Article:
"Grammar, punctuation, sentence structure and the like are important. And those pesky run-on sentences drive me nuts." — Anne M., home and design industry
"I prefer an attached reference list so that I don’t have to ask for it later." — Angel W., medical field
"Personally, I prefer references and their contact information to be included on the résumé. I don't want to have to contact you for 'references upon request.'" — Emily M., veterinary field
"Several things come to mind: poor grammar, wordy descriptions instead of bullet points, fancy fonts that are hard to read. It needs to be easy to read and neat." — Angel W., medical field
"When lines are not properly indented. Résumés should be easy to read quickly. You don’t want to stand out because you have 43 different indentions on one page. Nice, neat, simple and sweet!" — Misti G, medical field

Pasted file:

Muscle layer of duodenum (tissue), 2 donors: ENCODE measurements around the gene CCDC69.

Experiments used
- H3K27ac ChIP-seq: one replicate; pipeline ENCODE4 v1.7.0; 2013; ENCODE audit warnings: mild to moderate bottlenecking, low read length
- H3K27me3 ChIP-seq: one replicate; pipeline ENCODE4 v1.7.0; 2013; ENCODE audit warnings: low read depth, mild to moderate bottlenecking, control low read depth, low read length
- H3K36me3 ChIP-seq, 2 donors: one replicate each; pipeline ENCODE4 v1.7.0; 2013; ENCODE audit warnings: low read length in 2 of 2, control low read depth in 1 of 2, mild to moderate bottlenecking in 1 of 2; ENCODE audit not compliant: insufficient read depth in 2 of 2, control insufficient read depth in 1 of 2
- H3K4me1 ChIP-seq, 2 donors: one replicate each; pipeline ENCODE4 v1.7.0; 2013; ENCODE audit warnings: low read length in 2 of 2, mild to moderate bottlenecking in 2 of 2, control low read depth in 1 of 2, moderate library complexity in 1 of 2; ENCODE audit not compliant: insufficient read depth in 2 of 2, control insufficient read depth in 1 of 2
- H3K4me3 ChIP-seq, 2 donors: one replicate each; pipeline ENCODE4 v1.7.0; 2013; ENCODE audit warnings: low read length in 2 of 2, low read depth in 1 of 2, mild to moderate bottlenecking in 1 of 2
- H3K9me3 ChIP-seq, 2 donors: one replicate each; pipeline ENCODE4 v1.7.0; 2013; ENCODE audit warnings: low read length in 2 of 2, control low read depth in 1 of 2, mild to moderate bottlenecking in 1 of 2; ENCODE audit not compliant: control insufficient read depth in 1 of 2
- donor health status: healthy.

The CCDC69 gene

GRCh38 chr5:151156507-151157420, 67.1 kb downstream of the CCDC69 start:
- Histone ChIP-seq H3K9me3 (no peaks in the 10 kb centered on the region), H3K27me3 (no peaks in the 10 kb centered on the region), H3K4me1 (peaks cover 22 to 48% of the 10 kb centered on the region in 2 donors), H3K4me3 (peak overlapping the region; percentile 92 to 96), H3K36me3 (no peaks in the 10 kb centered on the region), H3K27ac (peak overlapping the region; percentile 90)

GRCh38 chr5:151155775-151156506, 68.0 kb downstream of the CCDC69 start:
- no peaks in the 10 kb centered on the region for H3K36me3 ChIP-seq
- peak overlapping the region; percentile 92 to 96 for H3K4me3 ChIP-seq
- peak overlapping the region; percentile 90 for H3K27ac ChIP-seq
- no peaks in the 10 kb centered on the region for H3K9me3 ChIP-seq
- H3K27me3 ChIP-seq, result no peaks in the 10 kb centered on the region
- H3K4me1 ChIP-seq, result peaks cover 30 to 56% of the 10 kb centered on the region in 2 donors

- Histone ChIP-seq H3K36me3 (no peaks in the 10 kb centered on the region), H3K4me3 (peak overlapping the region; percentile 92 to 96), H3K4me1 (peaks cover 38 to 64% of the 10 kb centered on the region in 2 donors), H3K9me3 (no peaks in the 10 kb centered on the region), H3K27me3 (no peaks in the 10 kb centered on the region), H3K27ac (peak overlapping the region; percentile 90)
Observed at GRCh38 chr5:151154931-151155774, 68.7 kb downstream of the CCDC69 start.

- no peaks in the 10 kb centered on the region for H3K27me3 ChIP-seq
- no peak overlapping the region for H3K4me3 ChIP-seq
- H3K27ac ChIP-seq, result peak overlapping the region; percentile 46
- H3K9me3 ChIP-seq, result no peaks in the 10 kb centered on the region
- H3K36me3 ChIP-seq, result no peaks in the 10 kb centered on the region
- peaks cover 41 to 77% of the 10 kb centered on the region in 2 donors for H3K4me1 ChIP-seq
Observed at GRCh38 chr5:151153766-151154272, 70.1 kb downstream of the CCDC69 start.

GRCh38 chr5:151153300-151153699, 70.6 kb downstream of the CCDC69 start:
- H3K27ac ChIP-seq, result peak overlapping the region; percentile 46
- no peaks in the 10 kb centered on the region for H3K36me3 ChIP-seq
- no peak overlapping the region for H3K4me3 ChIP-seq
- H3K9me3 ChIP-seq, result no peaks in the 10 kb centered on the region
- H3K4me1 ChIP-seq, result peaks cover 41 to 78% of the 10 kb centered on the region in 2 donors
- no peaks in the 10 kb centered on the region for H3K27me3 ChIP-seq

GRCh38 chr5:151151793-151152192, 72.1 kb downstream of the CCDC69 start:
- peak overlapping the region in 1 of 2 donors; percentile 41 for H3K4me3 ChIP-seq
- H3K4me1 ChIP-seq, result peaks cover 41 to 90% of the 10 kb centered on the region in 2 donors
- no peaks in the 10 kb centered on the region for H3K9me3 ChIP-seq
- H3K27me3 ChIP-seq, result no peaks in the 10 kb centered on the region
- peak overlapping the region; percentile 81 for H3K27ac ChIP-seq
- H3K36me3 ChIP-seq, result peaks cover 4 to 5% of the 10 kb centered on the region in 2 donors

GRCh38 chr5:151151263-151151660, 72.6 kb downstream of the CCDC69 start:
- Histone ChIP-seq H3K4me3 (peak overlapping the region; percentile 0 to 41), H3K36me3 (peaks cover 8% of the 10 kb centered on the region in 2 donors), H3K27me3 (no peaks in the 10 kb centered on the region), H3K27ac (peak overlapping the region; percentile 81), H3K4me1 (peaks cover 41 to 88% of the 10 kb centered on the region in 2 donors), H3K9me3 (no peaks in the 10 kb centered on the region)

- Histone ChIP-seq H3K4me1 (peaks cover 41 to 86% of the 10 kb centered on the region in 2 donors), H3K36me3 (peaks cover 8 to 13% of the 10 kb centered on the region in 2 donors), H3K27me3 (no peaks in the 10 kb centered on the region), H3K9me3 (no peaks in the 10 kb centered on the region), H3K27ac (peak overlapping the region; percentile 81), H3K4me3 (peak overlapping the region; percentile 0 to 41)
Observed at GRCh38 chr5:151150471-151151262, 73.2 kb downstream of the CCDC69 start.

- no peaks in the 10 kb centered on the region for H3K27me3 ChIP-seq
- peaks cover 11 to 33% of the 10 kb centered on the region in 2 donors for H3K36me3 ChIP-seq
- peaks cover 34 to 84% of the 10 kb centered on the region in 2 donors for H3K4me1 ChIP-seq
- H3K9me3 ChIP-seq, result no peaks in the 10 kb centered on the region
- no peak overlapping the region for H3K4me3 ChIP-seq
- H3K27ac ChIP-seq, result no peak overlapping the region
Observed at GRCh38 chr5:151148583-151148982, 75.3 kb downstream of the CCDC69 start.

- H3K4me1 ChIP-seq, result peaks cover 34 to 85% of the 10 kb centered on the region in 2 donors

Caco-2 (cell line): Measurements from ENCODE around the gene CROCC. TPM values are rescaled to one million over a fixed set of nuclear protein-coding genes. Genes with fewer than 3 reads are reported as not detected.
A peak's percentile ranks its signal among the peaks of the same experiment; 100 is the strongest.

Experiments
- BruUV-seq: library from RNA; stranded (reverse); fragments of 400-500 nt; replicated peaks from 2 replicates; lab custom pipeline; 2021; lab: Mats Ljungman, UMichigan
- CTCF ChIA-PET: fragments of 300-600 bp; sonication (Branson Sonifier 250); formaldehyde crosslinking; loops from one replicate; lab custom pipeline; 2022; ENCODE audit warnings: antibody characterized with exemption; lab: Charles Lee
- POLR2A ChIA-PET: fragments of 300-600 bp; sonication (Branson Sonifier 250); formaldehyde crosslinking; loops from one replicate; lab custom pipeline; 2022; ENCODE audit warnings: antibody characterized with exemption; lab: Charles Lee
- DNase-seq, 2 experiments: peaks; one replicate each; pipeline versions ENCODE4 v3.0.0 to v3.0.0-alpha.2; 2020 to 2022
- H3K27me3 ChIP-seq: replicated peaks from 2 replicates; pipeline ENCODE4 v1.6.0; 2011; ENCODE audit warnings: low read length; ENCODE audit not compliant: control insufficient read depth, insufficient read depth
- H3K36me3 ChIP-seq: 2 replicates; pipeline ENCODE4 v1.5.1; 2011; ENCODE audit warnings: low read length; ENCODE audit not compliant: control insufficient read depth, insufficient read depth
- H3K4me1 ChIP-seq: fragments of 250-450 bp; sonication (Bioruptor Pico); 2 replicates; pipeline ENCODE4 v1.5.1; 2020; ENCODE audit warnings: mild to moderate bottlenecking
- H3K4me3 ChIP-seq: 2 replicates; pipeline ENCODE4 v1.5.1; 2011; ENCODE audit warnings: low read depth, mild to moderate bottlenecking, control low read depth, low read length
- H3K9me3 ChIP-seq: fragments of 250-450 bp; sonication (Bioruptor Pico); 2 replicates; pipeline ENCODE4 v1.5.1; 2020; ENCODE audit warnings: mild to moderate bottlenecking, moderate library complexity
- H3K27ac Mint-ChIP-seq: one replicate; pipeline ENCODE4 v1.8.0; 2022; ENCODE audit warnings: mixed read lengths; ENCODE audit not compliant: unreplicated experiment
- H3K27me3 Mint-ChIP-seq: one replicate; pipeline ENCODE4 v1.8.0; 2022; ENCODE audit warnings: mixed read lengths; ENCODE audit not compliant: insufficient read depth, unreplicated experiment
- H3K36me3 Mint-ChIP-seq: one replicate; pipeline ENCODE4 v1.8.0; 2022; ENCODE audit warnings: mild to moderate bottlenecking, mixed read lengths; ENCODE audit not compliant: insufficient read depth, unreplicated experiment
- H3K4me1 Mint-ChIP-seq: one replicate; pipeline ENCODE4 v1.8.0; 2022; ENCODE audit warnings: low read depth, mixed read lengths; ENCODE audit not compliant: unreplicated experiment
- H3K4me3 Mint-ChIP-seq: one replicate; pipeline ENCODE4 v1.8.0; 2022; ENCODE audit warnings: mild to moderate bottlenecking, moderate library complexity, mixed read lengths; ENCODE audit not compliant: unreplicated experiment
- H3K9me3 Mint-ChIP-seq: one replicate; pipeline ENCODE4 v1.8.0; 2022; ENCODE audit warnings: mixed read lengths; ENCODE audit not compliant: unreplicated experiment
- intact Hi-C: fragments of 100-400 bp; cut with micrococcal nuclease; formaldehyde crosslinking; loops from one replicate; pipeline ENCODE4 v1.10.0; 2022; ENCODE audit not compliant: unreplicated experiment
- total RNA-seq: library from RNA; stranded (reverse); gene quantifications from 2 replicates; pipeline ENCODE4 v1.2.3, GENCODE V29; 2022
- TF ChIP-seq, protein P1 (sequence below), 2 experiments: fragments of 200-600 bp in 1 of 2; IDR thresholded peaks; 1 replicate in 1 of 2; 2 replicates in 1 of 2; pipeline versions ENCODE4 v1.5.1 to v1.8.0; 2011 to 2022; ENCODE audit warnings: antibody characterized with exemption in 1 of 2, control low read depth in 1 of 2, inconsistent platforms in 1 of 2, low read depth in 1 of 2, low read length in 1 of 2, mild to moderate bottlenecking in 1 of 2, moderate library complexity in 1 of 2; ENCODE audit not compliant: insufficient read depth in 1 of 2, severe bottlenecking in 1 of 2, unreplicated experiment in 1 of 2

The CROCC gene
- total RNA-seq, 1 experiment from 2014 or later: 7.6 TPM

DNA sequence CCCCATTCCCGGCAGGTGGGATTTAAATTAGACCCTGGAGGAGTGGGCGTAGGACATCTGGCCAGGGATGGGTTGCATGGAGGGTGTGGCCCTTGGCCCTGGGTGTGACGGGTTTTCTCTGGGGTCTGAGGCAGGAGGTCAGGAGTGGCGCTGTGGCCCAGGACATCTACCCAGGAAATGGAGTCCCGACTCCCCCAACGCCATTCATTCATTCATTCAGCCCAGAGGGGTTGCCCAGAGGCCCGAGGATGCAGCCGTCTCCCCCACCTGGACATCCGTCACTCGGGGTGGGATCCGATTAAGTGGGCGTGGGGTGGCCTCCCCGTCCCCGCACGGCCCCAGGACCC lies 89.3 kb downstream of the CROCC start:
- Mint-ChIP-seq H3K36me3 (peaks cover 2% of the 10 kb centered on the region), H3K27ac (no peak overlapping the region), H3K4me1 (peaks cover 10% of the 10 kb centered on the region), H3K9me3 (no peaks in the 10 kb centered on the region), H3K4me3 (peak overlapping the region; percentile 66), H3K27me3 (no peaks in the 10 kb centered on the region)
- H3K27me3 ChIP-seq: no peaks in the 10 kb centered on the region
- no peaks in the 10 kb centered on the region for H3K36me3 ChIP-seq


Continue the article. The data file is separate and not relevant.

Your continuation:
"I really don't like unprofessional email addresses like 'kittycat69' or 'iluvjesus.' I've seen these! It's not hard to set up a professional email." — Brooke N., media industry
"Unprofessional email addresses make me crazy. Just use your name! I can't take you seriously otherwise." — Emily M., veterinary field
"When you get to the point of sending out a professional email, maybe don’t have an unprofessional email address as your contact on your résumé — like hotmommalookenforagdtime [...], for example (really)." — Andrea L., social work field
"True story: I threw away peanutbutterbutt (insert random numbers because there is more than one peanut butter butt@email address). I cannot stand unprofessional email addresses." — Lindsey S., marketing field